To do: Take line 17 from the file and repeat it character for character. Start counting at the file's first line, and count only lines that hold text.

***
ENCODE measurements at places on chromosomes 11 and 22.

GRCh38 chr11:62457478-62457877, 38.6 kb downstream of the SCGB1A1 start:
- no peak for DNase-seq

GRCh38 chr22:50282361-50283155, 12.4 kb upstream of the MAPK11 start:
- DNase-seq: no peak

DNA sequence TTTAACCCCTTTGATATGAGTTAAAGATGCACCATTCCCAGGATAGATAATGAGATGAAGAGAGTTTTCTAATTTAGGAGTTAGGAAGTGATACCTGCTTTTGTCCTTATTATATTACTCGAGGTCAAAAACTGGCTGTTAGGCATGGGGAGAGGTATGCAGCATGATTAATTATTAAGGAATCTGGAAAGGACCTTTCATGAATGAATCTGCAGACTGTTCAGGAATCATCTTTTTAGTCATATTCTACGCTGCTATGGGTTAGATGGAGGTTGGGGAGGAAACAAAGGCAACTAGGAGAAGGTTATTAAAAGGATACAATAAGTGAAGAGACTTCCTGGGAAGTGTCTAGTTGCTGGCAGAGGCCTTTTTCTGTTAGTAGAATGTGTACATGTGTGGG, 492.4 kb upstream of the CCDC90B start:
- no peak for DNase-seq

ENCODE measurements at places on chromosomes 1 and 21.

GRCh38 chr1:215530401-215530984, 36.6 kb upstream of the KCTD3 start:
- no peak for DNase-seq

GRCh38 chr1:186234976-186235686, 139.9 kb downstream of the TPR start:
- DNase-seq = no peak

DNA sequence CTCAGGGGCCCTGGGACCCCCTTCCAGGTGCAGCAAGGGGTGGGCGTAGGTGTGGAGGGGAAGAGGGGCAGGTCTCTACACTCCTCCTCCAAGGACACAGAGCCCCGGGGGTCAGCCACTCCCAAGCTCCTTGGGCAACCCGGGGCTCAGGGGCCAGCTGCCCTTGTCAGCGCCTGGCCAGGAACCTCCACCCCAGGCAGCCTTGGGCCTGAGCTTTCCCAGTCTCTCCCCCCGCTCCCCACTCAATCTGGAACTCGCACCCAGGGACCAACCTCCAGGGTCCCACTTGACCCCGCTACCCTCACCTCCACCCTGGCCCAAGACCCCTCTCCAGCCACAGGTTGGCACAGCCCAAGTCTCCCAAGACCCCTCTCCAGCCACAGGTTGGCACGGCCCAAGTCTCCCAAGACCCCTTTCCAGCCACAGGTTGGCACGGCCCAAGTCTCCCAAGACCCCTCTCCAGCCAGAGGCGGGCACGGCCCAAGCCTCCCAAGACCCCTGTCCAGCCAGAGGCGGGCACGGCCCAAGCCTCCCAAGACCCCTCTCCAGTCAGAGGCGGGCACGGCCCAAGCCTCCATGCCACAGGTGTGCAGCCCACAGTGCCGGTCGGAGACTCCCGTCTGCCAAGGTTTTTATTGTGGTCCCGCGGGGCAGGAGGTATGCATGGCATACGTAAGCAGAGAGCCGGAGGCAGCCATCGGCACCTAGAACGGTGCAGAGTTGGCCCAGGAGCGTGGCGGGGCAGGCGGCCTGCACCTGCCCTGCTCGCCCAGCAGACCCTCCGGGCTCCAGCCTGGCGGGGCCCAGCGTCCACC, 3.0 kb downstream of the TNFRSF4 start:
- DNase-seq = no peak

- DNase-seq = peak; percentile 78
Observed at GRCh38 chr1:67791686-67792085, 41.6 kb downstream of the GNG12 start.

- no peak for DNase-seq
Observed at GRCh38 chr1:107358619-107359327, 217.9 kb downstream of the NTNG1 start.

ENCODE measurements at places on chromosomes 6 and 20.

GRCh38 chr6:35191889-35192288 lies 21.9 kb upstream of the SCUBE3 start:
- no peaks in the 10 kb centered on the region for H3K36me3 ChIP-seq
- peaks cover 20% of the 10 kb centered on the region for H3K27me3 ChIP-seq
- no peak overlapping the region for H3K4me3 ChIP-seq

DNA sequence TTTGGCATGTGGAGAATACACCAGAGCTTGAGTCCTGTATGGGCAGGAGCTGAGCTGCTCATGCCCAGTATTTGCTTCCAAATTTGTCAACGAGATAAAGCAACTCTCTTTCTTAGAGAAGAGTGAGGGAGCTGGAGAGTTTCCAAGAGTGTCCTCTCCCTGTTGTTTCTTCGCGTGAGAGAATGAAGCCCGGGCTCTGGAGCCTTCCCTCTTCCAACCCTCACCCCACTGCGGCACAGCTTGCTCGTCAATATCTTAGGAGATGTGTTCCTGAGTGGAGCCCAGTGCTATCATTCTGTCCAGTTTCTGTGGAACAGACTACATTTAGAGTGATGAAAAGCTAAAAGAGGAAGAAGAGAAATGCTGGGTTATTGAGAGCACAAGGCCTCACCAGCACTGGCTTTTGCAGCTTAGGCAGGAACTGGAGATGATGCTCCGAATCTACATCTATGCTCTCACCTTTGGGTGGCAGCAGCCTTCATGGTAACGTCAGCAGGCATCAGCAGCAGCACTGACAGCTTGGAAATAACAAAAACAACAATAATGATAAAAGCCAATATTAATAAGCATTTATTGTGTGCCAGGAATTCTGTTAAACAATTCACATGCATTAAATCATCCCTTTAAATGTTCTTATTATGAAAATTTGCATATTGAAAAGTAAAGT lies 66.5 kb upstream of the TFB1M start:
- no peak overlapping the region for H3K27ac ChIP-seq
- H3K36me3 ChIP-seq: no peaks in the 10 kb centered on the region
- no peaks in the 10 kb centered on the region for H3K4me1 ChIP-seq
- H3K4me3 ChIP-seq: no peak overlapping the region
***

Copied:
- no peak for DNase-seq